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ANSA McAL’s Dr. Anthony N. Sabga: Business, labour must change

 


 
Dr. Anthony N. Sabga – Chairman Emeritus of the ANSA McAL Group of Companies


 


ANSA McAL’s Dr Anthony N Sabga: Business, labour must change


This country’s poor ranking, as shown in reports published by recognised global agencies in the areas of competitiveness and innovation, has not escaped the attention of one of T&T’s most successful businessmen, Dr. Anthony N. Sabga, Chairman Emeritus of the ANSA McAL Group. He quoted one such survey conducted by the World Economic Forum for the period 2011-2012, which slotted T&T at 81 out of 142 countries in relation to competitiveness, while neighbouring Barbados was 39 places ahead.


When it came to innovation, however, T&T slipped 39 spots to 120. On closer examination, this country ranked 87th for its labour market efficiency, which Sabga described as astounding. He immediately pointed to the three main problems that continued to impede the true potential of this country’s performance on the world stage. “The top three problems in doing business are: crime, inefficiency and a poor work ethic. The biggest problems in doing business here are all concerned with people, not technology, rules or government. In people our problems lie, but the problems here do not lie with workers alone. Workers rely upon their managers to provide leadership and their environments. The labour unions help determine their environments.”


Sabga was the feature speaker at the inaugural Leadership Lecture Series, with the theme Resonant Leadership, Inspiring People, Creating Results. Conceptualised and produced by the Employers’ Consultative Association (ECA), it was held at the Hyatt Regency Trinidad hotel, located on Dock Road, Port-of-Spain, on November 23. The series was sponsored by Atlantic.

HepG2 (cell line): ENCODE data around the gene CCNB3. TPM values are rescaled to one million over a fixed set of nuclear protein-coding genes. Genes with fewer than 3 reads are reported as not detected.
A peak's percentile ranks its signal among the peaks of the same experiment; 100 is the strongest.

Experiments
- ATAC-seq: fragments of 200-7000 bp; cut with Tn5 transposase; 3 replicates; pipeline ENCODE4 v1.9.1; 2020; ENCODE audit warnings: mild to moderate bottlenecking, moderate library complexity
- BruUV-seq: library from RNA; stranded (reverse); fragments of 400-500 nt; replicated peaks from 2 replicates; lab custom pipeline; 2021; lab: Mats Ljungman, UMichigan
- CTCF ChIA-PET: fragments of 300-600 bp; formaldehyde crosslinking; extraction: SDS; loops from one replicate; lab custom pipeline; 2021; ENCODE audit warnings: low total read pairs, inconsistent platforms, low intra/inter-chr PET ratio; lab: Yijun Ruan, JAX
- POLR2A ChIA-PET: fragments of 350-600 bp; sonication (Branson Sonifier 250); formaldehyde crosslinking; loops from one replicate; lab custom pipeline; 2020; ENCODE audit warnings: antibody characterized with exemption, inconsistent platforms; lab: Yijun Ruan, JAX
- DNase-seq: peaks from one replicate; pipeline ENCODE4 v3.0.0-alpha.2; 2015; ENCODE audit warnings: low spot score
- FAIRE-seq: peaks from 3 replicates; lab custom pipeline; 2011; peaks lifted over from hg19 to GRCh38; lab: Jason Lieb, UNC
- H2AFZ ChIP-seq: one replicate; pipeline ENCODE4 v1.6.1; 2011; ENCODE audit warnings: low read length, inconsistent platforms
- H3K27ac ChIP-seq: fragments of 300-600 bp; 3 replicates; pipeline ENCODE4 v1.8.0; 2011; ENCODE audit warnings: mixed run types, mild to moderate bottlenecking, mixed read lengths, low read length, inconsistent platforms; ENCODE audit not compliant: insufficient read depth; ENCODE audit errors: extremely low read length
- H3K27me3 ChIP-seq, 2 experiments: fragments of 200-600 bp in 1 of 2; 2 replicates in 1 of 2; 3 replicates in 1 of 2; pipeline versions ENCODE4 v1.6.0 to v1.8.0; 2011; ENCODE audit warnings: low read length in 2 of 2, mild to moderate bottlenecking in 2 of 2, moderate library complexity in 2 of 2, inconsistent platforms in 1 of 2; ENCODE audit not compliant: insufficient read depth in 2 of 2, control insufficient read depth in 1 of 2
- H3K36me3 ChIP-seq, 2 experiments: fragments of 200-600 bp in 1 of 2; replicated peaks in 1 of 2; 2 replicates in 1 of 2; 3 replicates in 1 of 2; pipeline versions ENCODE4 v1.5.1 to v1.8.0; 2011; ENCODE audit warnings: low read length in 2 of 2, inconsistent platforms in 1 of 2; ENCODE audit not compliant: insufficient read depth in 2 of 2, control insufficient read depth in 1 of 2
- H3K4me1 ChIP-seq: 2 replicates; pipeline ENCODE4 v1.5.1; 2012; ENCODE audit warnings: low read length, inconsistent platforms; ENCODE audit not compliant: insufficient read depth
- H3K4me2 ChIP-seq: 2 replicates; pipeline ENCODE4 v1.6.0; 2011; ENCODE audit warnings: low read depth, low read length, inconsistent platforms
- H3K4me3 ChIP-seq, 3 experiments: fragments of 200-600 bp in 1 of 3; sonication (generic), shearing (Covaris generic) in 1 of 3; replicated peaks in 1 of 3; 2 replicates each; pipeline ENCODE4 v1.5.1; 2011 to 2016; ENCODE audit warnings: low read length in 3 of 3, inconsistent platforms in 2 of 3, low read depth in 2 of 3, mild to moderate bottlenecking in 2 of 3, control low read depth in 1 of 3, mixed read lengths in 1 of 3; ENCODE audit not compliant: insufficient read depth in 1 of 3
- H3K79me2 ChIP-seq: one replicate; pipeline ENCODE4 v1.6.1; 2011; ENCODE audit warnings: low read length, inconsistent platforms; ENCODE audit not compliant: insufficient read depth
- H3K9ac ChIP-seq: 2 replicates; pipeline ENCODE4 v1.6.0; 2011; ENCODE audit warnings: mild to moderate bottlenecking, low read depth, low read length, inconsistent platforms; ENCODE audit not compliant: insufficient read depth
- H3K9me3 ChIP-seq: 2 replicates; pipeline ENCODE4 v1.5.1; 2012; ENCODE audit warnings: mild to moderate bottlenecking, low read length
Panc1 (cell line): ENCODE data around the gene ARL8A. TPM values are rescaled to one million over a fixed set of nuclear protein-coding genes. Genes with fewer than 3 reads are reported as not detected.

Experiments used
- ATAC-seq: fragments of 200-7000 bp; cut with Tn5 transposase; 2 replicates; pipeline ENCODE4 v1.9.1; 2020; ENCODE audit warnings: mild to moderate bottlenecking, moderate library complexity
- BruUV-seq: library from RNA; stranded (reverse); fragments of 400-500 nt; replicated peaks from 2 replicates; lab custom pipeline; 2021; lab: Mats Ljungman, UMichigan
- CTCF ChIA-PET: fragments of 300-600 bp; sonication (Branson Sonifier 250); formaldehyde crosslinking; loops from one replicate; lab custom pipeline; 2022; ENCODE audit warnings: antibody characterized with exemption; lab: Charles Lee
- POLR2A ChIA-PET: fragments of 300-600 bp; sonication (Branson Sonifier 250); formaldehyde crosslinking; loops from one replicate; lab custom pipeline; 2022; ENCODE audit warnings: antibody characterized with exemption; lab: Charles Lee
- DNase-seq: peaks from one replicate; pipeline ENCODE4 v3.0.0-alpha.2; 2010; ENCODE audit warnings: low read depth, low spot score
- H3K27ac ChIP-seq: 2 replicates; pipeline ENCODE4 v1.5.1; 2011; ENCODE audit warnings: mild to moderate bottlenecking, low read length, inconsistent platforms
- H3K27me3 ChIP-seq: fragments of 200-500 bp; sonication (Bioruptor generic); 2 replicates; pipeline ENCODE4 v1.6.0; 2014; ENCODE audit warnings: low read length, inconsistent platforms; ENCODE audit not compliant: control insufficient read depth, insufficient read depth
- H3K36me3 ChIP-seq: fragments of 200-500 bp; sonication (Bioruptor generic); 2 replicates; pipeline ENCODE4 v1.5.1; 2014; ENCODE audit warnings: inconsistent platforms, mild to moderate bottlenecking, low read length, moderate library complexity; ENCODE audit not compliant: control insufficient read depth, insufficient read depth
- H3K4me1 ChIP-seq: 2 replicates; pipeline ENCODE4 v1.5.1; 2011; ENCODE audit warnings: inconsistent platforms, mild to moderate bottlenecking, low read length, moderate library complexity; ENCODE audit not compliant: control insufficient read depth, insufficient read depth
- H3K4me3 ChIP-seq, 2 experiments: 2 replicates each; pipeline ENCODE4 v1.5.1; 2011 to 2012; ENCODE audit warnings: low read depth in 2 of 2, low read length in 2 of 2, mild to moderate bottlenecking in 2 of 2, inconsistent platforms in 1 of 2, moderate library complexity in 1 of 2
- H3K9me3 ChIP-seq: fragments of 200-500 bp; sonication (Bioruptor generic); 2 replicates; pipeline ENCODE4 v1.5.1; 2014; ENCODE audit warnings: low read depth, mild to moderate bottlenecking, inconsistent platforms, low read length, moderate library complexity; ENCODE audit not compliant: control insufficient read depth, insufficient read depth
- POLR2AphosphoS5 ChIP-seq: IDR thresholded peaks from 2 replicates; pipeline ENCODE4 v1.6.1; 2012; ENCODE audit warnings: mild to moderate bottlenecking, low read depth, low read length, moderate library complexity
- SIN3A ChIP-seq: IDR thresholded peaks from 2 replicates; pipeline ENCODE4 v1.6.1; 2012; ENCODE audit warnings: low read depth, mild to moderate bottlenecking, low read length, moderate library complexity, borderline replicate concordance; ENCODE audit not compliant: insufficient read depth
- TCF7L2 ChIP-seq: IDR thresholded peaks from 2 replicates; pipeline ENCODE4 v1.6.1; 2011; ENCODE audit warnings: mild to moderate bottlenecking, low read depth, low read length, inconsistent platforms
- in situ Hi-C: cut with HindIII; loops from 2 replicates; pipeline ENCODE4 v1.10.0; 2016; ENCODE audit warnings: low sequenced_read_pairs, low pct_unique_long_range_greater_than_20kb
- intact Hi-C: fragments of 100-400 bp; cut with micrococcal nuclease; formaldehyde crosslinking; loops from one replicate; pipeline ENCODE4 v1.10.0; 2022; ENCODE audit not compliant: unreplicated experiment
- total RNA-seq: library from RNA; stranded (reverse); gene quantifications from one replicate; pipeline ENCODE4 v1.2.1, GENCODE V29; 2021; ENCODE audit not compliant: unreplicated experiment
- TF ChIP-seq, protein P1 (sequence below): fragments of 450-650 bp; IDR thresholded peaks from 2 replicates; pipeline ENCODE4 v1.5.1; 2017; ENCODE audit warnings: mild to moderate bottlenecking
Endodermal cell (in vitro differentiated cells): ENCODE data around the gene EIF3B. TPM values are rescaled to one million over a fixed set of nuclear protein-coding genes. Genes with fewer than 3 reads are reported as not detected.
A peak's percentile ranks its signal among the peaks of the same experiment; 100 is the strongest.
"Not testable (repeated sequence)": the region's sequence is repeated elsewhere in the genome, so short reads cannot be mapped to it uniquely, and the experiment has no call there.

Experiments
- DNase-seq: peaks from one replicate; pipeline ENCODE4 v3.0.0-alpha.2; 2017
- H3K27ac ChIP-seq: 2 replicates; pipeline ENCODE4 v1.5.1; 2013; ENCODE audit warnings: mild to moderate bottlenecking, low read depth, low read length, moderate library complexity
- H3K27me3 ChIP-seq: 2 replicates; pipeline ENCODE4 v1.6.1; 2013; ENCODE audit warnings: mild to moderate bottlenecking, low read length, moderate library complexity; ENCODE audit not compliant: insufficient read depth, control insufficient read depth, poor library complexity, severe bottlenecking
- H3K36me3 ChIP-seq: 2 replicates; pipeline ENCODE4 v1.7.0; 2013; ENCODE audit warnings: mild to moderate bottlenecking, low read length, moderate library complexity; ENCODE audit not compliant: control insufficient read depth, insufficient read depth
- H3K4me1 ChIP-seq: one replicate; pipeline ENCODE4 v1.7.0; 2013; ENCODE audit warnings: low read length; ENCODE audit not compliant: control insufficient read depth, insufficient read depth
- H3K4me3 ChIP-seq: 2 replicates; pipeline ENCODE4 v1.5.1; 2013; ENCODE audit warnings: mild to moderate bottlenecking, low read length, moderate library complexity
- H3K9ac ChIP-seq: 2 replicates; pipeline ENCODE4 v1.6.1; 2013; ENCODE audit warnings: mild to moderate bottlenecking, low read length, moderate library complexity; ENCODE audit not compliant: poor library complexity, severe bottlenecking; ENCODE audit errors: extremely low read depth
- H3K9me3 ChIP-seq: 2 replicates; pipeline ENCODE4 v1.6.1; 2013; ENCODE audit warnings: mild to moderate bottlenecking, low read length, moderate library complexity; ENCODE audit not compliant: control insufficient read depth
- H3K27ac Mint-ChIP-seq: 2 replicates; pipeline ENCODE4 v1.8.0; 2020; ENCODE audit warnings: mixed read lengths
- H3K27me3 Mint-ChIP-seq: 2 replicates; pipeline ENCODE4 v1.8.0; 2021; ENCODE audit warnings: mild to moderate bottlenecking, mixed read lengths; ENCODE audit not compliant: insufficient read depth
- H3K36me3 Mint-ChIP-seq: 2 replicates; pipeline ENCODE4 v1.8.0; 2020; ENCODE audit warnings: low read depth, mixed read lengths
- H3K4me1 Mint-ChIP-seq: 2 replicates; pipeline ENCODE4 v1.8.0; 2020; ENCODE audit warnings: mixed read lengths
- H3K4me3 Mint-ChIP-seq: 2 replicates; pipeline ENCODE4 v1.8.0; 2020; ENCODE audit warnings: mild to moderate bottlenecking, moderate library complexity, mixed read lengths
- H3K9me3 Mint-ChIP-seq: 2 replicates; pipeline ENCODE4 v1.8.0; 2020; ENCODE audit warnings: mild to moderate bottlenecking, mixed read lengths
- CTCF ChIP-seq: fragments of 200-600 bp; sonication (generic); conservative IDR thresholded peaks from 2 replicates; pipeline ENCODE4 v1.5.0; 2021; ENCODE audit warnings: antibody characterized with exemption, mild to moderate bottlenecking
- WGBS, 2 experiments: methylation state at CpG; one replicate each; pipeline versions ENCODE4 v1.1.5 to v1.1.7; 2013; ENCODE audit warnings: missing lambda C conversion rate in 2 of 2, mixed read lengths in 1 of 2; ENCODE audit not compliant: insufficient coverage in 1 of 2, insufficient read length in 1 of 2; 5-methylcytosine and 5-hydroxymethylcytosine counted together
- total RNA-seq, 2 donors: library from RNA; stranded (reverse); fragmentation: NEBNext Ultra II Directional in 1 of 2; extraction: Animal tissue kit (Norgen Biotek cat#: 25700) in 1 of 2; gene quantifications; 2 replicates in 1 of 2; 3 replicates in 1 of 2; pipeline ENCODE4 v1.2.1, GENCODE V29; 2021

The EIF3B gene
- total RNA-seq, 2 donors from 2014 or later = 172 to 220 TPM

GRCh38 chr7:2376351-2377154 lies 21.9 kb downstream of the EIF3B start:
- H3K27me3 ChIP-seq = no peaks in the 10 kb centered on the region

Sabga said he believed the ECA could play a role in fostering a more harmonious relationship among all parties. “The days of finger pointing and hostility are long gone. If labour must change its tactics and modify its agenda, so, too, must business. The environment changes for everyone. Those who do not embrace the new do not survive.


Labour law reform


Sabga took guests, comprising the who’s who of the business community, on a nostalgic journey, focusing on the Port-of-Spain capital which was far different from what exists today. The era he chose was the late 1940s: when he established Standard Distributors Ltd. He recalled that Glendenning’s, Hope Ross and Sons, Woolworth’s, Bata, Miller, Stephen’s and Johnson’s and Fogarty’s, were trademark business back then. Many of these businesses, he lamented, had vanished, not because of management failings, but because of industrial relations legislation in the 1960s.


“The new law made them retroactively liable for severance for employees who had been with them for decades. Employers and trade unions today are agitating for the revision of the Industrial Relations Act. Now is the time to deal with it. There are several issues which are not acceptable to labour or to employers.” “But even though many businesses passed away, one survived. That is Standard.


The Standard legacy


Sabga established Standard Distributors Ltd, a retailer of furniture and appliances, in 1948. Sabga said the key to the company’s success was a direct result of his vision for employees to be trained for their specific task, but, more precisely, they enjoyed their work and accomplishments. “But we all know it is not as easy as this. We must remember that our economy and society were, at one time, class-based. That is, the plantation society created one class of people to be in the fields, another to be in the office and another to be in the club reaping the profits.


“There were strong feelings between groups. Feelings like mistrust, resentment and hostility. This spilled over into the industrial relations climate before and after Independence. We all remember the many labour strikes and industrial unrest in the 1960s and Black Power marches of 1970.”


Business entrepreneur


Failure is not a word that is associated with Sabga’s business career. When he revealed his failings, the audience was spellbound as the chairman emeritus of the ANSA McAL Group offered more about himself than was otherwise known in the public domain. Before a captive audience that included ECA chairman Keston Nancoo, Labour Minister Errol McLeod and Port-of-Spain Mayor Louis Lee Sing, the elder businessman related how he had to forego a secondary school education. He discontinued pursuit of primary school education while at Nelson Street Boys’ RC Primary School at age 13, to join the nation’s workforce at his father’s business.